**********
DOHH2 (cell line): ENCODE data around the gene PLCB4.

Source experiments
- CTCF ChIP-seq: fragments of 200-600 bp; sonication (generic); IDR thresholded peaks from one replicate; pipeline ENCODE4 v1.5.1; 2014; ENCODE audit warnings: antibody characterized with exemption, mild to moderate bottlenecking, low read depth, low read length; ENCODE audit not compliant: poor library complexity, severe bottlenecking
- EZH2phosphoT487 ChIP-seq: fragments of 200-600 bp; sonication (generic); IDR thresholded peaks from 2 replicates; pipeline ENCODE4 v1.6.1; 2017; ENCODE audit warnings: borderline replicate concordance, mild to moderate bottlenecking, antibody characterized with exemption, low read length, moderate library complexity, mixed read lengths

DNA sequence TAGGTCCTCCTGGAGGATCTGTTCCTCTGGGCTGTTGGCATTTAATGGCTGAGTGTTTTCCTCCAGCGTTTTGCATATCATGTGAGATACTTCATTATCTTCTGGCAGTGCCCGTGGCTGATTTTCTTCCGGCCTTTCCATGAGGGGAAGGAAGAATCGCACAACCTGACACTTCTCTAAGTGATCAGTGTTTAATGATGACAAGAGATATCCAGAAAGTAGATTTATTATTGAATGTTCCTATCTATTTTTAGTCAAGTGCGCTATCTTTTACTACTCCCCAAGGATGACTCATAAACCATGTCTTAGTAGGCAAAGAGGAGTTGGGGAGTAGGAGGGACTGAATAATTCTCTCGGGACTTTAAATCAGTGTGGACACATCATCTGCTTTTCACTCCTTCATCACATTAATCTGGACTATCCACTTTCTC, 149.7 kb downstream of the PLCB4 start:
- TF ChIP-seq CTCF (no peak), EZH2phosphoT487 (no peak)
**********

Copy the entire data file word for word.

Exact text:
DOHH2 (cell line): ENCODE data around the gene PLCB4.

Source experiments
- CTCF ChIP-seq: fragments of 200-600 bp; sonication (generic); IDR thresholded peaks from one replicate; pipeline ENCODE4 v1.5.1; 2014; ENCODE audit warnings: antibody characterized with exemption, mild to moderate bottlenecking, low read depth, low read length; ENCODE audit not compliant: poor library complexity, severe bottlenecking
- EZH2phosphoT487 ChIP-seq: fragments of 200-600 bp; sonication (generic); IDR thresholded peaks from 2 replicates; pipeline ENCODE4 v1.6.1; 2017; ENCODE audit warnings: borderline replicate concordance, mild to moderate bottlenecking, antibody characterized with exemption, low read length, moderate library complexity, mixed read lengths

DNA sequence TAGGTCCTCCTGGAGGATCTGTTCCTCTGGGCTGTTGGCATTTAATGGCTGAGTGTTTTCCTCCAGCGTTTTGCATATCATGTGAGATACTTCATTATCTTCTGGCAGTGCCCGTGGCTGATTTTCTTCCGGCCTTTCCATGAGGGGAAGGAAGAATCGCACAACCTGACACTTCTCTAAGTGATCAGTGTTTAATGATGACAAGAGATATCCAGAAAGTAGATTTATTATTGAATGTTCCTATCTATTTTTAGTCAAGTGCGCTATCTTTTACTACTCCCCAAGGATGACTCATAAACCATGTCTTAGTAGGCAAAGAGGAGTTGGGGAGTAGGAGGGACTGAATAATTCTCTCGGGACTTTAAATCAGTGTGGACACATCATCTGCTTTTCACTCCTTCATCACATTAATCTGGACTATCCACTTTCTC, 149.7 kb downstream of the PLCB4 start:
- TF ChIP-seq CTCF (no peak), EZH2phosphoT487 (no peak)